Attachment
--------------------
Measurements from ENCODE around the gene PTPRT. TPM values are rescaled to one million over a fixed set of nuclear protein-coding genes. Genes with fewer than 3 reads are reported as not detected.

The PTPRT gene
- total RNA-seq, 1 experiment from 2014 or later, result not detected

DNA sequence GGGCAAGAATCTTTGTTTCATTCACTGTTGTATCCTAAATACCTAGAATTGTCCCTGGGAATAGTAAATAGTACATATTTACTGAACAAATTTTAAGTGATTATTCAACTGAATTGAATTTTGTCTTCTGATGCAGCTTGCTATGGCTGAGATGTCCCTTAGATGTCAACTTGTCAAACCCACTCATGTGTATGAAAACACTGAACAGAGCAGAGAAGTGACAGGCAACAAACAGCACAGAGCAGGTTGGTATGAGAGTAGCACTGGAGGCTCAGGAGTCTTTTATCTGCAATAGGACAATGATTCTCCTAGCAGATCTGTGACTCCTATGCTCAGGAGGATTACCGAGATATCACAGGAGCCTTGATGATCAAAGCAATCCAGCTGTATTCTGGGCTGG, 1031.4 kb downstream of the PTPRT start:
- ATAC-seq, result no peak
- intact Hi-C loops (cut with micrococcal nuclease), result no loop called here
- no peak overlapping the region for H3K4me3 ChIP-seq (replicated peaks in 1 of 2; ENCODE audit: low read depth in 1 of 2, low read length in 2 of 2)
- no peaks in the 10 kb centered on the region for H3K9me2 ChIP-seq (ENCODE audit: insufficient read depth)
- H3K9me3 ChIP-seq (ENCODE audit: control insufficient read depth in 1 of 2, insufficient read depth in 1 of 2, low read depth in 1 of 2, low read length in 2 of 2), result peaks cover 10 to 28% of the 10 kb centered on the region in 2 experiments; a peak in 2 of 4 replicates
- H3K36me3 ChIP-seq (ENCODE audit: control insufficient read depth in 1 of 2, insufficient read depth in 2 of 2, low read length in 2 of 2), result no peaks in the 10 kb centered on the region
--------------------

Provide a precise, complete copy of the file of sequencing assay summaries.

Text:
Measurements from ENCODE around the gene PTPRT. TPM values are rescaled to one million over a fixed set of nuclear protein-coding genes. Genes with fewer than 3 reads are reported as not detected.

The PTPRT gene
- total RNA-seq, 1 experiment from 2014 or later, result not detected

DNA sequence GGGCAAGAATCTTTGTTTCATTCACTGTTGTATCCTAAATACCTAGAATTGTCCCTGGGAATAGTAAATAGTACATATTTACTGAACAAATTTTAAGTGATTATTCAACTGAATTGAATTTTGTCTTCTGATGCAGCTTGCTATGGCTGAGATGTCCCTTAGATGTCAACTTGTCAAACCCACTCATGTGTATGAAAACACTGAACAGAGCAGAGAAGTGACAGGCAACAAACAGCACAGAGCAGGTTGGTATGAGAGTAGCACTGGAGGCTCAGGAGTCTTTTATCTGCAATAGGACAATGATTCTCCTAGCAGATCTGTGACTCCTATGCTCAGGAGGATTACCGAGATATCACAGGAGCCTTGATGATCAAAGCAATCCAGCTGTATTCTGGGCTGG, 1031.4 kb downstream of the PTPRT start:
- ATAC-seq, result no peak
- intact Hi-C loops (cut with micrococcal nuclease), result no loop called here
- no peak overlapping the region for H3K4me3 ChIP-seq (replicated peaks in 1 of 2; ENCODE audit: low read depth in 1 of 2, low read length in 2 of 2)
- no peaks in the 10 kb centered on the region for H3K9me2 ChIP-seq (ENCODE audit: insufficient read depth)
- H3K9me3 ChIP-seq (ENCODE audit: control insufficient read depth in 1 of 2, insufficient read depth in 1 of 2, low read depth in 1 of 2, low read length in 2 of 2), result peaks cover 10 to 28% of the 10 kb centered on the region in 2 experiments; a peak in 2 of 4 replicates
- H3K36me3 ChIP-seq (ENCODE audit: control insufficient read depth in 1 of 2, insufficient read depth in 2 of 2, low read length in 2 of 2), result no peaks in the 10 kb centered on the region